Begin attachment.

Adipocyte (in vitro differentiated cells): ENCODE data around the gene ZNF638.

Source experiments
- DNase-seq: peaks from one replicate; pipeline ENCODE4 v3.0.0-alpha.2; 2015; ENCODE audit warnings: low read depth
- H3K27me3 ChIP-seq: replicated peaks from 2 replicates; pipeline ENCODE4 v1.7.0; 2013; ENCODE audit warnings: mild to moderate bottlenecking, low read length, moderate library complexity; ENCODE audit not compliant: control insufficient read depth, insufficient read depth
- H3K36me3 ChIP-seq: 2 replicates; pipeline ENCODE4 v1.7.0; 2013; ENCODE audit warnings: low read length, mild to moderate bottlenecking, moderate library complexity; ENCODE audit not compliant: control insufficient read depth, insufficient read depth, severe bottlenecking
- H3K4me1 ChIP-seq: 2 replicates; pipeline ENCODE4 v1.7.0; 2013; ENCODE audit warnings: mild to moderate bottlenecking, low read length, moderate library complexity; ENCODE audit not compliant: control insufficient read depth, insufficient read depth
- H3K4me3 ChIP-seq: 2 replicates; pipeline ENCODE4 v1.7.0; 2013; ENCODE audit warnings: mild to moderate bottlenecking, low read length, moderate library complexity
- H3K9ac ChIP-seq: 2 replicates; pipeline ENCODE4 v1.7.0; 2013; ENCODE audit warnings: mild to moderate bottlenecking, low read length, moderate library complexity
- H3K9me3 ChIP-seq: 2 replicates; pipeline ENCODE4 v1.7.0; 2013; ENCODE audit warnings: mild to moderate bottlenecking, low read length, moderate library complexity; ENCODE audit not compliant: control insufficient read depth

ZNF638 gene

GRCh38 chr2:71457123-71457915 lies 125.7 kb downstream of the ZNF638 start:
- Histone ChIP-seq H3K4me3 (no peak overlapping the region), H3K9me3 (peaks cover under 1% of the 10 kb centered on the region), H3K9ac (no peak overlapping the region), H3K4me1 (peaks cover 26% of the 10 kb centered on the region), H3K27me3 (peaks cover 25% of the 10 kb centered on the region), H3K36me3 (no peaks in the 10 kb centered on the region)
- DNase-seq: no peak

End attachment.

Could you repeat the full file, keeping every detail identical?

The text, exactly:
Adipocyte (in vitro differentiated cells): ENCODE data around the gene ZNF638.

Source experiments
- DNase-seq: peaks from one replicate; pipeline ENCODE4 v3.0.0-alpha.2; 2015; ENCODE audit warnings: low read depth
- H3K27me3 ChIP-seq: replicated peaks from 2 replicates; pipeline ENCODE4 v1.7.0; 2013; ENCODE audit warnings: mild to moderate bottlenecking, low read length, moderate library complexity; ENCODE audit not compliant: control insufficient read depth, insufficient read depth
- H3K36me3 ChIP-seq: 2 replicates; pipeline ENCODE4 v1.7.0; 2013; ENCODE audit warnings: low read length, mild to moderate bottlenecking, moderate library complexity; ENCODE audit not compliant: control insufficient read depth, insufficient read depth, severe bottlenecking
- H3K4me1 ChIP-seq: 2 replicates; pipeline ENCODE4 v1.7.0; 2013; ENCODE audit warnings: mild to moderate bottlenecking, low read length, moderate library complexity; ENCODE audit not compliant: control insufficient read depth, insufficient read depth
- H3K4me3 ChIP-seq: 2 replicates; pipeline ENCODE4 v1.7.0; 2013; ENCODE audit warnings: mild to moderate bottlenecking, low read length, moderate library complexity
- H3K9ac ChIP-seq: 2 replicates; pipeline ENCODE4 v1.7.0; 2013; ENCODE audit warnings: mild to moderate bottlenecking, low read length, moderate library complexity
- H3K9me3 ChIP-seq: 2 replicates; pipeline ENCODE4 v1.7.0; 2013; ENCODE audit warnings: mild to moderate bottlenecking, low read length, moderate library complexity; ENCODE audit not compliant: control insufficient read depth

ZNF638 gene

GRCh38 chr2:71457123-71457915 lies 125.7 kb downstream of the ZNF638 start:
- Histone ChIP-seq H3K4me3 (no peak overlapping the region), H3K9me3 (peaks cover under 1% of the 10 kb centered on the region), H3K9ac (no peak overlapping the region), H3K4me1 (peaks cover 26% of the 10 kb centered on the region), H3K27me3 (peaks cover 25% of the 10 kb centered on the region), H3K36me3 (no peaks in the 10 kb centered on the region)
- DNase-seq: no peak